Now, I’m not blaming Willie. He’d delivered more times than any ten players combined. I think every fan there wanted it for him more than they did for themselves, or for the Mets. But the magic had gone out of the park when they got that third out.

Campaneris singled in a run in the 11th after Parker had walked Ted Kubiak. Kubiak, not Mays! It really had been a magical night at the ballpark, in spite of the ending. The Mets won the next two, but Seaver and Matlack lost in Oaklandas the A’s took the series 4 games to 3. If fate had let Willie go out with a homer, the Mets would have closed it out at home, in five.

It’s now been 50 years since the Amazin’ Mets won the team’s only World Series. In spite of Saul, right up until Mays hit that grounder, I thought that they were going to will out a victory. It would have started with a homer by Garrett and ended with one by Mays.

I never went to see the Mets in the World Series again. Even though they lost, seeing that game, with Seaver, and Mays, and Hunter and Jackson and the A’s, was enough. I’ve watched on tv, and listened on the radio – not that the Mets have been back very often – and I’ve gone to plenty of regular season games. But that was my last World Series.

I think that’s enough writing for today. I’ll update life in The Bunker tomorrow.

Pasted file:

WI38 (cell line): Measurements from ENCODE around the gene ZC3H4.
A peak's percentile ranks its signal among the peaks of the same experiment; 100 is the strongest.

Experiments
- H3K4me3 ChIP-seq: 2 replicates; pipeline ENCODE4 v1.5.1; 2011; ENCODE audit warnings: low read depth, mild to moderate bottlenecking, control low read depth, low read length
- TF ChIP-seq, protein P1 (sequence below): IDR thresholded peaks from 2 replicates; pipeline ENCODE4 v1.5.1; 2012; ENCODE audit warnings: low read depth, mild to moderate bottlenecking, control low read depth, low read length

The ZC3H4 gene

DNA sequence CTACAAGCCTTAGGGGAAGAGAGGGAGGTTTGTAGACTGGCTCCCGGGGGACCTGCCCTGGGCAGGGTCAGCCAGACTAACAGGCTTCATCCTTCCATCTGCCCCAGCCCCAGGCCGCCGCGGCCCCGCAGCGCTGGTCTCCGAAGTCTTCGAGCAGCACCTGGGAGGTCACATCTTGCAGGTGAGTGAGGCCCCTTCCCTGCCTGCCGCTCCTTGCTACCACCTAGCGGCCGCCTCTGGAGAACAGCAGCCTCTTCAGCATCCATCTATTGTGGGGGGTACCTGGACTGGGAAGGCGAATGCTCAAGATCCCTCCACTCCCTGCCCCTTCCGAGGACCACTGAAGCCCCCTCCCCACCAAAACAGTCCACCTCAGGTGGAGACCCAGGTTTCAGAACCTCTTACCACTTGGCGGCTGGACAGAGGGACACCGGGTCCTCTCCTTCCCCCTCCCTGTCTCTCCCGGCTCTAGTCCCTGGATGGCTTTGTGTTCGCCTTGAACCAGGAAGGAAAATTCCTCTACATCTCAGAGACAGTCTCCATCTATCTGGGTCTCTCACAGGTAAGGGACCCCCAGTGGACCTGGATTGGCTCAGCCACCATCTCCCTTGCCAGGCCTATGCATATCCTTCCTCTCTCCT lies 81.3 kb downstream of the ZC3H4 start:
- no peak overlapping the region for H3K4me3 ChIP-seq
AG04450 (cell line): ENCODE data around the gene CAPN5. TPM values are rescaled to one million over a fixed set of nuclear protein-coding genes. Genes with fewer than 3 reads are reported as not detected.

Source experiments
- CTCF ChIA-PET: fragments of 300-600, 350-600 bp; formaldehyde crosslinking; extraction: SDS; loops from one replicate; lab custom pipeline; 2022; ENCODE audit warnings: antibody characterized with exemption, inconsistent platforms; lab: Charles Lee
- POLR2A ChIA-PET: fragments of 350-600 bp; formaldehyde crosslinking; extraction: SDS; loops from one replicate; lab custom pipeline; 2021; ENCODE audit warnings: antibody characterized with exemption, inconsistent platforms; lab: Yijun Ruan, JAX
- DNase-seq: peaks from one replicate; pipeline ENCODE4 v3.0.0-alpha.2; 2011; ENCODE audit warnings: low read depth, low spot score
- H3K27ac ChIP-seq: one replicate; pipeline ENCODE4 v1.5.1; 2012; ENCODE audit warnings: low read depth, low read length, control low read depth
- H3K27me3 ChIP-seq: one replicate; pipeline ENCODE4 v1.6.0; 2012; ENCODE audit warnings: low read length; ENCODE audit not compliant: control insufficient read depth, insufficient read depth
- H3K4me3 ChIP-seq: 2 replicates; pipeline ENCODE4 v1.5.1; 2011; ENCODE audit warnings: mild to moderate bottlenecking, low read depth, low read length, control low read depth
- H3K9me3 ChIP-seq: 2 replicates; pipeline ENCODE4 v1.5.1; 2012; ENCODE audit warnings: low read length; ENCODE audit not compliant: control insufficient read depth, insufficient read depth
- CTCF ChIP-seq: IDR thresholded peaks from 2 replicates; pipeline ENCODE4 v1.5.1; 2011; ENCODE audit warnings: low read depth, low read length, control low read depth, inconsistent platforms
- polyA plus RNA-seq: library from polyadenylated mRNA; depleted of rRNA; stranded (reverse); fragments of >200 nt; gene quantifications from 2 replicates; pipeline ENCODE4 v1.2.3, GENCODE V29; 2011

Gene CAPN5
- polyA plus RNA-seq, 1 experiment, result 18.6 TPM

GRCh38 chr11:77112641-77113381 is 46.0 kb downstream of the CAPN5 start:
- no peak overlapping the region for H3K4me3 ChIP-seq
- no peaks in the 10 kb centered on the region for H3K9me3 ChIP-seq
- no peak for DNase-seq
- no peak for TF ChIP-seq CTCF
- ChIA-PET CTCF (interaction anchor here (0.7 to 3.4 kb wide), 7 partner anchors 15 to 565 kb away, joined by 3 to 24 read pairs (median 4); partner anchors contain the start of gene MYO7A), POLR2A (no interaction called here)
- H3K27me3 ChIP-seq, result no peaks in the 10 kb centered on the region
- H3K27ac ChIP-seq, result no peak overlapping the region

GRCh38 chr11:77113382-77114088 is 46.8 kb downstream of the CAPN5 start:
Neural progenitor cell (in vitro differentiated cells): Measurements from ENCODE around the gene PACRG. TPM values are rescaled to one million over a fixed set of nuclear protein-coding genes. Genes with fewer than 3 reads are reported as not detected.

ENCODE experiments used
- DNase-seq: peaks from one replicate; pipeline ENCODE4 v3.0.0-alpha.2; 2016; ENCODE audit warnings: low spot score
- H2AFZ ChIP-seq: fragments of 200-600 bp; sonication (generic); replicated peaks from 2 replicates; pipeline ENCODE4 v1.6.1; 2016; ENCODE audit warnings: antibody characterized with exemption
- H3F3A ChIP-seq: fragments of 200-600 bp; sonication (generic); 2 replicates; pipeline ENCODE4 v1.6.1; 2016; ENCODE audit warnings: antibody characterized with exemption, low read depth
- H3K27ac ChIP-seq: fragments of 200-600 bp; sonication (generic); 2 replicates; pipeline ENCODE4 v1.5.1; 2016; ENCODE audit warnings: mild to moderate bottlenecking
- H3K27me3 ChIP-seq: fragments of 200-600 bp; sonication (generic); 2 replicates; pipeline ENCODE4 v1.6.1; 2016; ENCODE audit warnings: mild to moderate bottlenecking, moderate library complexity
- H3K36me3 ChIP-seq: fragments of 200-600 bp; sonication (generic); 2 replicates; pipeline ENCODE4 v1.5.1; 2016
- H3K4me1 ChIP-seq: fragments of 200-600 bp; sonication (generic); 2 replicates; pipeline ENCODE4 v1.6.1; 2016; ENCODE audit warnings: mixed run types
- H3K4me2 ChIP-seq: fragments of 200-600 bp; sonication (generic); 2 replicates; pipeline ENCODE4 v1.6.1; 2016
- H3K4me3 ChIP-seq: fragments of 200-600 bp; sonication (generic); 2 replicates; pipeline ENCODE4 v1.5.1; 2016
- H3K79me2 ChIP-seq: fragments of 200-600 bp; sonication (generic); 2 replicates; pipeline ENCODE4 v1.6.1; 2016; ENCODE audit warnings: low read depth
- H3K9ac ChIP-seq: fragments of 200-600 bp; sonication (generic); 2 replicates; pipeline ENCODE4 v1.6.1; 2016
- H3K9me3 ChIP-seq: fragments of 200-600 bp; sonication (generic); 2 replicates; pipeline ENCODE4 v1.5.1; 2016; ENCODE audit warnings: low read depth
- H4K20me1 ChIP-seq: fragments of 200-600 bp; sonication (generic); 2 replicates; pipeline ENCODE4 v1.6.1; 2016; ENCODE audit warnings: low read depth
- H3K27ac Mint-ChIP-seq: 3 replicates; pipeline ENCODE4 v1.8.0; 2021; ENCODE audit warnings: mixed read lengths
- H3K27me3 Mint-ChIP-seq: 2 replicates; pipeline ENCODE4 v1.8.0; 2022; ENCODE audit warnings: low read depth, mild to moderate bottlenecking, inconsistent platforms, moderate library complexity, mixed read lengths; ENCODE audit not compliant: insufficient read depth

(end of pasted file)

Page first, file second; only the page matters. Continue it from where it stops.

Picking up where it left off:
The Public Life of Sherlock Holmes

Meet Nero Wolfe
The R-Rated Nero Wolfe
Radio & Screen Wolfe
A&E’s ‘A Nero Wolfe Mystery’
A Sidney Greenstreet Nero Wolfe Pastiche – ‘Stamped for Murder’ (The Greenstreet Chronicles)

Nero Wolfe’s Brownstone

3 Good Reasons – ‘Not Quite Dead Enough’
3 Good Reasons – ‘Murder is Corny’
The Careworn Cuff – Part One (The Greenstreet Chronicles)
The Careworn Cuff – Part Two (The Greenstreet Chronicles)
The Careworn Cuff – Part Three (The Greenstreet Chronicles)
3 Good Reasons – ‘Immune to Murder’
The Lost 1959 Pilot
2020 Stay At Home – Days One and Two
2020 Stay at Home – Days Three and Four

Bob_Houston_HatCroppedBob Byrne’s ‘A (Black) Gat in the Hand’ was a regular Monday morning hardboiled pulp column from May through December, 2018 and again from August through December, 2019. 

His ‘The Public Life of Sherlock Holmes’ column ran every Monday morning at Black Gate  from March, 2014 through March, 2017 (still making an occasional return appearance!).

He organized ‘Hither Came Conan,’ as well as Black Gate’s award-nominated ‘Discovering Robert E. Howard’ series.

He is a member of the Praed Street Irregulars, founded (the only website dedicated to the ‘Sherlock Holmes of Praed Street’) and blogs about Holmes and other mystery matters at Almost Holmes.

He has contributed stories to The MX Book of New Sherlock Holmes Stories – Parts III, IV,  V and VI.

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[…] THIS. Bob Byrne is passing the time with this inventive tribute to Rex Stout’s famous sleuth: “Nero Wolfe’s Brownstone: 2020 Stay at Home – Days 5, 6, and 7”. Which means seeing everything from Archie Goodwin’s viewpoint. For example […]